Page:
Funny thing about the future kind of sneaks up on you. A gradual unfolding until one day you discover you're firmly on the other side of an invisible milestone you didn't realize you'd passed.

In my first real post in this year's A-Z challenge I want to state for the record that change is hard. We know this, yet it's rarely said aloud. We're told to 'go for it!', 'take risks!', and 'think of it as a challenge!' always with an exclamation point.

Why write about something that occured so long ago? Why pull up the memory and examine the thoughts that memory stirs?

When I look back at how change has occurred in my own life, almost all of it's been hard on the front end. Whether it's moving young teenagers to a foreign country, navigating the tricky waters of their transition to adulthood, or figuring out my own empty nest, there's an element of courage needed on the front end.

The before.

But there's always an after too. A vantage point from which we see it all in hindsight. Where we recognize a lesson learned at age 42 might be useful to us in circumstances we face at age 54. We can't always see the purpose in change as it's's in the after we most often find a nugget of truth to hold on to. Some piece of wisdom to tuck away and remember, to use when more change comes our way.

And it will.

Because life isn't stagnant, or at least I don't want it to be.

Bitty Baby helps me remember why.


  1. what a wise mum you were. we moved 4 times when I was a child and I had younger siblings. Result - not a single cuddly toy leftover from my childhood. My lovely daughter bought me a hippo who lives on my pillow. anne stenhouse

  2. So, so, precious and timely! This is going to be fun, write on!!!!

  3. Joyce... I thought moves were difficult enough in the US, I can't imagine one overseas. Beautiful sentimental post. I admit to tearing up when the bitty baby was found. My girls had one too. Have a wonderful Easter.

  4. You are an excellent writer, Joyce. Looking forward to your "C"!!

  5. Okay, you have me wiping tears, that was such an enjoyable read and as I've said many times, you are a gifted writer for sure!!!

    Oh, yes, change is sure and sometimes we just have to hold on for dear life as we journey through. But, we do always come through on the other side and hopefully having learned a thing or two in the process.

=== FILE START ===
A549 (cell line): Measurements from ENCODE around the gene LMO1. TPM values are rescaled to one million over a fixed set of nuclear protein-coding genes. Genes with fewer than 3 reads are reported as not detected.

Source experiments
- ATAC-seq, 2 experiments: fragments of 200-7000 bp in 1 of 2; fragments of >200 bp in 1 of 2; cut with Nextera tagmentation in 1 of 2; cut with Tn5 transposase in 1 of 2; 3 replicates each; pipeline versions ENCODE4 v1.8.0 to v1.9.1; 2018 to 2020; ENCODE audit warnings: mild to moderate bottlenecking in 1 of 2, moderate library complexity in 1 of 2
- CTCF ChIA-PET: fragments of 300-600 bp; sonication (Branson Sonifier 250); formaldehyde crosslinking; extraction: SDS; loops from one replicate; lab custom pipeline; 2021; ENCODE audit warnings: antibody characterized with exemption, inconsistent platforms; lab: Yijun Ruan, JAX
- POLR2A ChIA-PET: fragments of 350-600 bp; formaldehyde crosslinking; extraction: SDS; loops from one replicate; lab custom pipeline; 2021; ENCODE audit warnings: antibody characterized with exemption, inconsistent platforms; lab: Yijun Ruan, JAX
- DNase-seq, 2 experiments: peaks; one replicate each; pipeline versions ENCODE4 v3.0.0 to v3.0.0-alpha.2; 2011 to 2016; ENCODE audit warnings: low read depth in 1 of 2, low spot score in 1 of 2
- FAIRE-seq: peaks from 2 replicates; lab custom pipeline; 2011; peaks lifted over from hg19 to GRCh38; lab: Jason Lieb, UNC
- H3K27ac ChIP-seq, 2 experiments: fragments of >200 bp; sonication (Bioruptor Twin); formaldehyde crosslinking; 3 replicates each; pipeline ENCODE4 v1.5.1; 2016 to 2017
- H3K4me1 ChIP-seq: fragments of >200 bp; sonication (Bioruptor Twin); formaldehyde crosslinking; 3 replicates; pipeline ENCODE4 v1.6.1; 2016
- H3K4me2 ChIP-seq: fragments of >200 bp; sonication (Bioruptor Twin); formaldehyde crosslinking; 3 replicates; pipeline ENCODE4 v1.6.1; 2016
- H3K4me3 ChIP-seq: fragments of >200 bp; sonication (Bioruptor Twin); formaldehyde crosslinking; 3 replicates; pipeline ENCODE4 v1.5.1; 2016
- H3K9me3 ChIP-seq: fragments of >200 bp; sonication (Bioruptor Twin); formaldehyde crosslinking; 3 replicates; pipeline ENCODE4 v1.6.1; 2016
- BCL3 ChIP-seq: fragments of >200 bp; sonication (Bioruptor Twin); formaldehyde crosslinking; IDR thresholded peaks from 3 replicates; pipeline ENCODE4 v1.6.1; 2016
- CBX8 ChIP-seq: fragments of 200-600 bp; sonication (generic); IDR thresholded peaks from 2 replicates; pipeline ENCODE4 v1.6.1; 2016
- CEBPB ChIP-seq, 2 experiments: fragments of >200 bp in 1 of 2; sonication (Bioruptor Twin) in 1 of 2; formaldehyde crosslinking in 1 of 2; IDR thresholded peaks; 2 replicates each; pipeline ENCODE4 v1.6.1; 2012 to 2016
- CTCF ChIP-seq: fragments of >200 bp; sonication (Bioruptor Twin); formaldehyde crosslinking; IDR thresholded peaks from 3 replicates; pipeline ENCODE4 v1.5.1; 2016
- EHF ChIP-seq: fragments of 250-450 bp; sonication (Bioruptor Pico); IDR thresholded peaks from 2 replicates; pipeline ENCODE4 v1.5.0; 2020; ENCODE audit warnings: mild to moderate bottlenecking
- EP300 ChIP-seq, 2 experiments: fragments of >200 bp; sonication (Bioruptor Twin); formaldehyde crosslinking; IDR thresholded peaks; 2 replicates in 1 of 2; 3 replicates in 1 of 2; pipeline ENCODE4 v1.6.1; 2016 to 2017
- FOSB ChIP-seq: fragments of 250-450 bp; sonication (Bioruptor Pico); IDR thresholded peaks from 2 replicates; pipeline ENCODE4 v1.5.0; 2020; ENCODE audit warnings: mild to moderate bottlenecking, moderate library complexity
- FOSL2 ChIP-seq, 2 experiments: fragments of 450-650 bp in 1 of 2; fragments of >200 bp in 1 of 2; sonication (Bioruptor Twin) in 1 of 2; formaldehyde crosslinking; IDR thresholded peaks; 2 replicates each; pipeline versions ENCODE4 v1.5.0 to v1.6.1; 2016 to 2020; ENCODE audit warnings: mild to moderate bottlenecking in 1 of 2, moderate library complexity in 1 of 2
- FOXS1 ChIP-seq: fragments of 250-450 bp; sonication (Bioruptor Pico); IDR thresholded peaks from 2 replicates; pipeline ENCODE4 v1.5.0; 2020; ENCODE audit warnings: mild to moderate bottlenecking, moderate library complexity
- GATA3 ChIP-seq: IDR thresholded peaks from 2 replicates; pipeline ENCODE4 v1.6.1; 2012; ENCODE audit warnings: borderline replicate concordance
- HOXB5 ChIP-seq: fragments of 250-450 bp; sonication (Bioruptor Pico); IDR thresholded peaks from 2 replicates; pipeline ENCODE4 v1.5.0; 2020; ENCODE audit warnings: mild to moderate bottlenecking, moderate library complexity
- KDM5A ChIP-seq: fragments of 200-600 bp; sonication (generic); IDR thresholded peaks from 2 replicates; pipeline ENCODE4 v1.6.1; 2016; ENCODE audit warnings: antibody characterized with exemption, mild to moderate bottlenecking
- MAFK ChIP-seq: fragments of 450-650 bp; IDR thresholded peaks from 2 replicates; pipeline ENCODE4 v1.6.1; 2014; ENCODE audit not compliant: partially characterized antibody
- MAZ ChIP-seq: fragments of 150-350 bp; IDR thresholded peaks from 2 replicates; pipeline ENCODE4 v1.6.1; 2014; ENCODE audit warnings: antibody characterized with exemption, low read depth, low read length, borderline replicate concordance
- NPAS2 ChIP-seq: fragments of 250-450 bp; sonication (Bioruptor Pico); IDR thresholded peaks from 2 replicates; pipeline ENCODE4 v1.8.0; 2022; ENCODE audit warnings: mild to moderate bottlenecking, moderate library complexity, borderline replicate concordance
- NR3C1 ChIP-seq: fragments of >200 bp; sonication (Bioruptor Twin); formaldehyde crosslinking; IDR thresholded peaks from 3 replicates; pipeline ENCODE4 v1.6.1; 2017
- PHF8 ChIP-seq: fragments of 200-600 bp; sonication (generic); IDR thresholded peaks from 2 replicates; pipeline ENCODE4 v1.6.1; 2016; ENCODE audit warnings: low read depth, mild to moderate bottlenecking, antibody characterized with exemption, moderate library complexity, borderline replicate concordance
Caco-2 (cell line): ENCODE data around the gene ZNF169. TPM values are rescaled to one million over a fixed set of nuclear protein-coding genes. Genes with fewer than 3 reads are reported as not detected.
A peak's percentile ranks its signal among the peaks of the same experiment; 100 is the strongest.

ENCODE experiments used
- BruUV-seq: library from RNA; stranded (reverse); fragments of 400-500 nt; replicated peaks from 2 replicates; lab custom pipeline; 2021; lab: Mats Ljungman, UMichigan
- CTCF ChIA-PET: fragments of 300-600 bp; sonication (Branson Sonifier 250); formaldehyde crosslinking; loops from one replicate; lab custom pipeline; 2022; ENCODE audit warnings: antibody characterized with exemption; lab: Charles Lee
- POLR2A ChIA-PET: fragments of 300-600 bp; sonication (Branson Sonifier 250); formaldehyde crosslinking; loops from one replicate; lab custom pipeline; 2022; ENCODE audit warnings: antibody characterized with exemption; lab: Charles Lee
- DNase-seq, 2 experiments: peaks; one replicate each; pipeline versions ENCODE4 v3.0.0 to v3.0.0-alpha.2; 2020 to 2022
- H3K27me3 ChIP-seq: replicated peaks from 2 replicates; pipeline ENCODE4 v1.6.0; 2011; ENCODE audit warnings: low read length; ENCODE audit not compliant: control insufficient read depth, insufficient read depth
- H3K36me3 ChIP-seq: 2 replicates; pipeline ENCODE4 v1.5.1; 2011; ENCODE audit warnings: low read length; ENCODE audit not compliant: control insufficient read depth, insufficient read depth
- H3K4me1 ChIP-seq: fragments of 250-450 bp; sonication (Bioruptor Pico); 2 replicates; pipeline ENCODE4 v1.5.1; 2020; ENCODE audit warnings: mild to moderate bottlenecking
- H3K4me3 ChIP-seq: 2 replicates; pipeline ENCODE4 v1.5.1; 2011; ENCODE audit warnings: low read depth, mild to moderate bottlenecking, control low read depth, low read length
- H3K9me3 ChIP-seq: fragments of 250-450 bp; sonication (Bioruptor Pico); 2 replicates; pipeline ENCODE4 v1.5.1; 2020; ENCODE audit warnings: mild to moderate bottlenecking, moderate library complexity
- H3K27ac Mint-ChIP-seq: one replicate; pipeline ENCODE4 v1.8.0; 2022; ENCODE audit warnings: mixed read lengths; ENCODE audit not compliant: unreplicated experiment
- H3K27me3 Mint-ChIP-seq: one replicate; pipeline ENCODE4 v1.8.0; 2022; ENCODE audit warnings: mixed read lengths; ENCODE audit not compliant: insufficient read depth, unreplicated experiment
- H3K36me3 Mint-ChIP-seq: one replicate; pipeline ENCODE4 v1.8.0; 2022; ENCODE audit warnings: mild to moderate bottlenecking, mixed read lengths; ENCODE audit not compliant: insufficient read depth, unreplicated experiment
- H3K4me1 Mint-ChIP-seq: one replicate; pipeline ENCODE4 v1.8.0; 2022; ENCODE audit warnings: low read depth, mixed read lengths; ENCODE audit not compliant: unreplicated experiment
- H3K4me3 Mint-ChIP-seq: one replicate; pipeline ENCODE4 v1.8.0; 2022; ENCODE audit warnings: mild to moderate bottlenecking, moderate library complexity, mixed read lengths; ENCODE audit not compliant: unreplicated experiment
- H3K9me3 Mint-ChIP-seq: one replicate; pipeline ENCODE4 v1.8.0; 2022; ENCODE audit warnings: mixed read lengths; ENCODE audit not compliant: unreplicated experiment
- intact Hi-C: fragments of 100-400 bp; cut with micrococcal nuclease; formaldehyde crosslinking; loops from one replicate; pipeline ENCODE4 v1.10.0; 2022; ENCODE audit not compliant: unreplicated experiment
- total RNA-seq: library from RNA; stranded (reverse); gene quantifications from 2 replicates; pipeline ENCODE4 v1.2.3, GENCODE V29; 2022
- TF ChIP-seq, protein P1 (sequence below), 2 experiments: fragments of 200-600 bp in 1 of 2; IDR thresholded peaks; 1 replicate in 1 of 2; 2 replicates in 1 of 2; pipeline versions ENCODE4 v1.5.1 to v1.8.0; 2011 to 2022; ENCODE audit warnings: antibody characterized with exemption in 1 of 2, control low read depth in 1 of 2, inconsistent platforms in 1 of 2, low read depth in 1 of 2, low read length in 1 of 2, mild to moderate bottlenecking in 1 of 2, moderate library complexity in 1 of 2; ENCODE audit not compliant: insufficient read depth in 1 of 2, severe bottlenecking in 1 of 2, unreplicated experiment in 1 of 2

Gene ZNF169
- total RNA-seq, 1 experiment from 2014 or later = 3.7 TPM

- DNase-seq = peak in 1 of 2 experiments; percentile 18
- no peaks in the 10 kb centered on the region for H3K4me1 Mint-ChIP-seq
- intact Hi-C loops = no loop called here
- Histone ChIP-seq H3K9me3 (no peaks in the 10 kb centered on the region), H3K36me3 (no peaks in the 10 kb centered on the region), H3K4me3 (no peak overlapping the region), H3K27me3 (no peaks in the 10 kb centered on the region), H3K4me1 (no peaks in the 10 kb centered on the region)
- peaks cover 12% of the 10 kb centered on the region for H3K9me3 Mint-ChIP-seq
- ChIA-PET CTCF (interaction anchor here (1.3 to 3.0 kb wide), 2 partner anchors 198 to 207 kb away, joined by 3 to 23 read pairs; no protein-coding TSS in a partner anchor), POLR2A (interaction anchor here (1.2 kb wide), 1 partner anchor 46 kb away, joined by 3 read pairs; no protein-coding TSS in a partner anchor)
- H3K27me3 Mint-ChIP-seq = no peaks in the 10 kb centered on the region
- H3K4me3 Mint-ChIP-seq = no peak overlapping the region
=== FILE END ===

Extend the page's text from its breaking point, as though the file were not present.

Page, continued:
Can't wait for the rest of the alphabet!

  6. Beautiful post and wisdom. Sounded a bit like my life, only I am in the ME and not much chance of moving back at my end of pond anytime soon. And my teen is a guy not a girl. So important to know what bits to hold onto and what to let go! Thanks for a great read.

    Best wishes for an awesome A-Z,
    from Madly-in-Verse

  7. Wonderfully written! Looking forward to reading your posts!
    Of course I always do!

  8. I loved your story this morning, Joyce, and the doll is so cute. I have passed along all the kids childhood memories and scrapbooks to them, but I still have some mementos to enjoy.

  9. Aww.... exactly. If you are going to go through the alphabet by going through the boxes we are going to need more Kleenex... just sayin'

  10. Very well said. Life does change quickly.

  11. Loved your post. I am looking forward to reading more. Can't find a place to follow your blog though.

    1. To follow click the bloglovin icon on my sidebar under 'follow along' or you can follow via email using the email box below the icons. There are also links to Twitter, Instagram, and Pinterest. Thanks for stopping by!

  12. I feel like I see my future in your posts. I'm just a few years behind! I sure do enjoy reading your blog - and I sure do miss you and our Christian Corner days in England!

    1. I sure do miss them too : ) Hope you and your girls are doing well!

  13. you know, I can SO relate to what you wrote. You had me in tears, in fact. Yes, the future sneaks up on you in the most unexpected ways. So does the Empty Nest Syndrome...

  14. This was beautifully written! Congratulations on your daughter's upcoming twenty fifth birthday!


  15. Wow, this explains my Mom's reaction to me donating most of the "stuff to keep for the next child"!

    This was beautifully written.

    Gina, #1387 today, blogging at Book Dragon's Lair

  16. We save stuff from our kids babyhood and such. They'll get a real kick out of getting it back when they have kids.

  17. Beautiful, honest, wise words. Days become years, and years become memories Where is Bitty Baby going now?